How green is a soybean?
By Adam Hinterthuer
Published September 11, 2006
Ethanol and biodiesel are growing in popularity as alternatives
to petroleum-based fuels. But the debate around these
alternatives is growing as well. Critics say it takes
more energy to produce these biofuels than what the fuels
supply in return. A new study suggests that both fuels
offer some benefits but neither of them can replace petroleum.
Jason Hill is a plant biologist and a researcher at the
University of Minnesota in St. Paul. He worked on a study
that examined the processes that turn corn into ethanol
and soybeans into biodiesel. His team measured the gas
used to run farm machinery and the energy used in biofuel
production plants and everything in between. Hill says
ethanol and biodiesel ultimately offer more energy that
what is required to produce them.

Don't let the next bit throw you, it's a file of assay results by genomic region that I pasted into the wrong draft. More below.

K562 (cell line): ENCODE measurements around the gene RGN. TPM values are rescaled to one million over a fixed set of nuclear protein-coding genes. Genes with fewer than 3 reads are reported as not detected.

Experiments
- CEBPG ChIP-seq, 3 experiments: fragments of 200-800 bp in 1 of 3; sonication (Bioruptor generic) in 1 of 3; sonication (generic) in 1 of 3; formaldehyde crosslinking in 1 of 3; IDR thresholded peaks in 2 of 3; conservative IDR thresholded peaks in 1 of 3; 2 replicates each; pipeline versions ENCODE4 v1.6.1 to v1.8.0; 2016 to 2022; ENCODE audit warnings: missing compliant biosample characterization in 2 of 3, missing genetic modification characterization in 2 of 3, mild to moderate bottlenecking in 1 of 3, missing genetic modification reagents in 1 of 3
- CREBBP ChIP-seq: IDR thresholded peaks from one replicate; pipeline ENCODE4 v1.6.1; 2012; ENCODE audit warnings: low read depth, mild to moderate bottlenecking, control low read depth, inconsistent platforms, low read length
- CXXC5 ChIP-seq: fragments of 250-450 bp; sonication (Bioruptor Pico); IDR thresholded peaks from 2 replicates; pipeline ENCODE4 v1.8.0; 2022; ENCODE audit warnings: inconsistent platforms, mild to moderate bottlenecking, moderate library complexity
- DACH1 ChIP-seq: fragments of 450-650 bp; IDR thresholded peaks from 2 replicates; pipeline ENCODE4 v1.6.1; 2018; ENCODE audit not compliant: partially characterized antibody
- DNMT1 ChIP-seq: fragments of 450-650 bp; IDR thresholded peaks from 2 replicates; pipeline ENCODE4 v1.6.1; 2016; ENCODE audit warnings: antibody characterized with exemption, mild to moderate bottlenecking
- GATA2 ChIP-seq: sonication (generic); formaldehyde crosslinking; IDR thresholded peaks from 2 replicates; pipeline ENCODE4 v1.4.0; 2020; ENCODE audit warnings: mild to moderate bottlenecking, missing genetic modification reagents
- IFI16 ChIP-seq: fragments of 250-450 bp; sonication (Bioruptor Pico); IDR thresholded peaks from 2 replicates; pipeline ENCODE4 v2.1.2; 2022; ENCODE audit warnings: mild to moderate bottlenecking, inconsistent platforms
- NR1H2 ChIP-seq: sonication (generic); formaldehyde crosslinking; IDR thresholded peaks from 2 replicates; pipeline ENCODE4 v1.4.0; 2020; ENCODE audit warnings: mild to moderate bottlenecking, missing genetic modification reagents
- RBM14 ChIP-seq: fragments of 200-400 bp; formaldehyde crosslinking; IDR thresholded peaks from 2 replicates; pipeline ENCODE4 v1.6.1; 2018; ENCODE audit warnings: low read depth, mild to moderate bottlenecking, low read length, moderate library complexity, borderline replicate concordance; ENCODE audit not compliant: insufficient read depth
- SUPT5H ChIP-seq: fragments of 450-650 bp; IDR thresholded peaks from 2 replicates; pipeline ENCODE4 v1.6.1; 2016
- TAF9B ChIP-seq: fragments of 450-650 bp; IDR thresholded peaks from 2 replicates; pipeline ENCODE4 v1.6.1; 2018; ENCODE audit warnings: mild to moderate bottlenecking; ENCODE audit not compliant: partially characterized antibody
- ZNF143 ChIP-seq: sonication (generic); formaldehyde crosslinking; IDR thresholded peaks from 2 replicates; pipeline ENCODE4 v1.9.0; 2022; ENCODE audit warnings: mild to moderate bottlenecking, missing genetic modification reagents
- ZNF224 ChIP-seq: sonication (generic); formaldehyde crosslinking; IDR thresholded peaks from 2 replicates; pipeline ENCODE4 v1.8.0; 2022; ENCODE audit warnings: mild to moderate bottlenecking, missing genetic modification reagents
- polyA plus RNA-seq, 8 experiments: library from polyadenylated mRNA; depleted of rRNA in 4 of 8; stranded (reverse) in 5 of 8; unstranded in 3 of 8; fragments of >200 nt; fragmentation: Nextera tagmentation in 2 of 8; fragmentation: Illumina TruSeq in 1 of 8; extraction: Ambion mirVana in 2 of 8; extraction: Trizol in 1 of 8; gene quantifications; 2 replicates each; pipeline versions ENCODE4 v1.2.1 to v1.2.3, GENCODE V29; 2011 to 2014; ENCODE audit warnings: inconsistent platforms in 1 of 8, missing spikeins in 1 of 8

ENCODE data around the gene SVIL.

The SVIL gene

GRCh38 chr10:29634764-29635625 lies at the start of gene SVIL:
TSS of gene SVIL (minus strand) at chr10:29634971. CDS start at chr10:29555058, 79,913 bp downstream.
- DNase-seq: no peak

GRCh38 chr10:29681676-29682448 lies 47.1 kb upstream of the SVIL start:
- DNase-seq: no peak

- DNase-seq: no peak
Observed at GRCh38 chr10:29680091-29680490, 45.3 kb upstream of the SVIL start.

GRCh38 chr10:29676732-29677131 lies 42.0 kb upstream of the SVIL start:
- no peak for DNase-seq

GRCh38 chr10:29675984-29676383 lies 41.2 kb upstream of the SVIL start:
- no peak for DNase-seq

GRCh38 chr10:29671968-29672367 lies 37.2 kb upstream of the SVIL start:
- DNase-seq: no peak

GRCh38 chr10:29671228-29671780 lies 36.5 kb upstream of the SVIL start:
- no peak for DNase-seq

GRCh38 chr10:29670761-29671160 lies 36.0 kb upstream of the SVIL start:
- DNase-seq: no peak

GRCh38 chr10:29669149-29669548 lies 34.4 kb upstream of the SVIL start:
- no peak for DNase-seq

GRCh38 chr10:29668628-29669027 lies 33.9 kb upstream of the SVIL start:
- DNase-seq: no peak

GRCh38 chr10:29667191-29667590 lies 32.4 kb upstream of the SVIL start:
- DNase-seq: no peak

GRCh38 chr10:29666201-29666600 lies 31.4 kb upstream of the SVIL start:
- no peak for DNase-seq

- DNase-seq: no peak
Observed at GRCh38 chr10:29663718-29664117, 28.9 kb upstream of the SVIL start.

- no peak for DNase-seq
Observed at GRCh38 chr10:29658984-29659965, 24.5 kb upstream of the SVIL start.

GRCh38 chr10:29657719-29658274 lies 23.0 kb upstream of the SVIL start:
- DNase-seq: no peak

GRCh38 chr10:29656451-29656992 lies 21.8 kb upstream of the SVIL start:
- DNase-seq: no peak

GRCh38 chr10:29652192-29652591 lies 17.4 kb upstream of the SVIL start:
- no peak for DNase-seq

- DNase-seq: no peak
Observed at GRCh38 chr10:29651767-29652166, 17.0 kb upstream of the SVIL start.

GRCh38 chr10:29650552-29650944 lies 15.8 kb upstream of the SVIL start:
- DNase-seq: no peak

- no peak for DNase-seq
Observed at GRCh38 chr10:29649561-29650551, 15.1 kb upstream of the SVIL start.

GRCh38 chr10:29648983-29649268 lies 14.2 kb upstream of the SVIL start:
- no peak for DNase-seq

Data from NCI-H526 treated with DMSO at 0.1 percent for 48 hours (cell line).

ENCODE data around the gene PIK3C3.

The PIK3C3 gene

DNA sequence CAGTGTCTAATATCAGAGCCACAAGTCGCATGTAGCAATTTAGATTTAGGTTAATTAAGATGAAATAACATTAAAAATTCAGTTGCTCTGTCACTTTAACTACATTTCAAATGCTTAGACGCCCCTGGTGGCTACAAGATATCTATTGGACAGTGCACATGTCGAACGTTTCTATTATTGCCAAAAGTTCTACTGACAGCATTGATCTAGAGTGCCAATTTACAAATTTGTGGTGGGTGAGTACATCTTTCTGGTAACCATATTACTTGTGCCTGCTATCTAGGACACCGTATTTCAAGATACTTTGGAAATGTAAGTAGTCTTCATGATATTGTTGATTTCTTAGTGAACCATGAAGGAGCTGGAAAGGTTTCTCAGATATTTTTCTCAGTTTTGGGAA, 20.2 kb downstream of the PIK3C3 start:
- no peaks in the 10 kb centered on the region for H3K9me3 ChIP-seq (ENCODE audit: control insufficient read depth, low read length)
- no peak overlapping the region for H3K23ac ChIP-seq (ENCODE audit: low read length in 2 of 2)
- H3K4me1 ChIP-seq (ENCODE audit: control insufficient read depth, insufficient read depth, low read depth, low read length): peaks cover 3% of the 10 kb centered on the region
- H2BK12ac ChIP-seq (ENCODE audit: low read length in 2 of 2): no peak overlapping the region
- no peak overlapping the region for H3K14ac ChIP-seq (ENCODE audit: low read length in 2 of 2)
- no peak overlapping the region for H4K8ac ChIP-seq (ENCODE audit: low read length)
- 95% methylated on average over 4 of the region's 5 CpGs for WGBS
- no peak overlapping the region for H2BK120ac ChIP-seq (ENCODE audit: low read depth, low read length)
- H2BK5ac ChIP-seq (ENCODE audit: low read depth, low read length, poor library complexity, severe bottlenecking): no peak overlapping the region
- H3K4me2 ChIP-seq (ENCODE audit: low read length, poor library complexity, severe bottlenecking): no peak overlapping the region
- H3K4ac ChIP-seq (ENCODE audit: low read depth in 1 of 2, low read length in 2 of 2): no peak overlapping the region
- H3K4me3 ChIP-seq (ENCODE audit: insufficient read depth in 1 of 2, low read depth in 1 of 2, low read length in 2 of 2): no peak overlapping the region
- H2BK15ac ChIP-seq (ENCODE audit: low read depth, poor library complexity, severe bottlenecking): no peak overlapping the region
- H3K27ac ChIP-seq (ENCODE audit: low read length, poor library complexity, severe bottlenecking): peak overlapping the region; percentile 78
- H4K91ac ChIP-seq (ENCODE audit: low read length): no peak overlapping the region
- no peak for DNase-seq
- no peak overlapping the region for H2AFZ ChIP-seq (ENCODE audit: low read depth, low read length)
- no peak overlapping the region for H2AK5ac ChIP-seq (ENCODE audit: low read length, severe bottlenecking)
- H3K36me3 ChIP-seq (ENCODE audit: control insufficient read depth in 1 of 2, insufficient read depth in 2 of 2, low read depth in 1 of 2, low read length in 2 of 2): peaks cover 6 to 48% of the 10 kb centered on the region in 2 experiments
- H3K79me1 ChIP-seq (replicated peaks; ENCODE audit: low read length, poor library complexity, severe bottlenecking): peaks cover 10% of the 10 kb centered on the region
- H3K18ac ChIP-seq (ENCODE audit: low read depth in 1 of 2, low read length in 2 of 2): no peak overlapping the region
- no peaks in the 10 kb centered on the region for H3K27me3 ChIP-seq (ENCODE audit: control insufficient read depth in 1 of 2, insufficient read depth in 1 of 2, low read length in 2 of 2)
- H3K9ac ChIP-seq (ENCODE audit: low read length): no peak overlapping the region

"The ethanol production process returns approximately
25 percent more energy than you put in. The biodiesel
production process returns approximately 93 percent more
energy than you put in."
Hill's study was published this summer in the Proceedings
of the National Academy of Sciences. He hopes it can point
the way to other alternatives.
"By looking at differences between them, we were
able to identify areas in the future where we can work
to both maximize our energy return and also minimize our
Hill says all the soybeans in the United States would
satisfy only half of the country's need for diesel fuel.
And all the corn in the country would satisfy only 12
percent of the nation's appetite for gasoline. Hill says
the best way to use biofuels in the near future might
be blending them into petroleum-based fuels.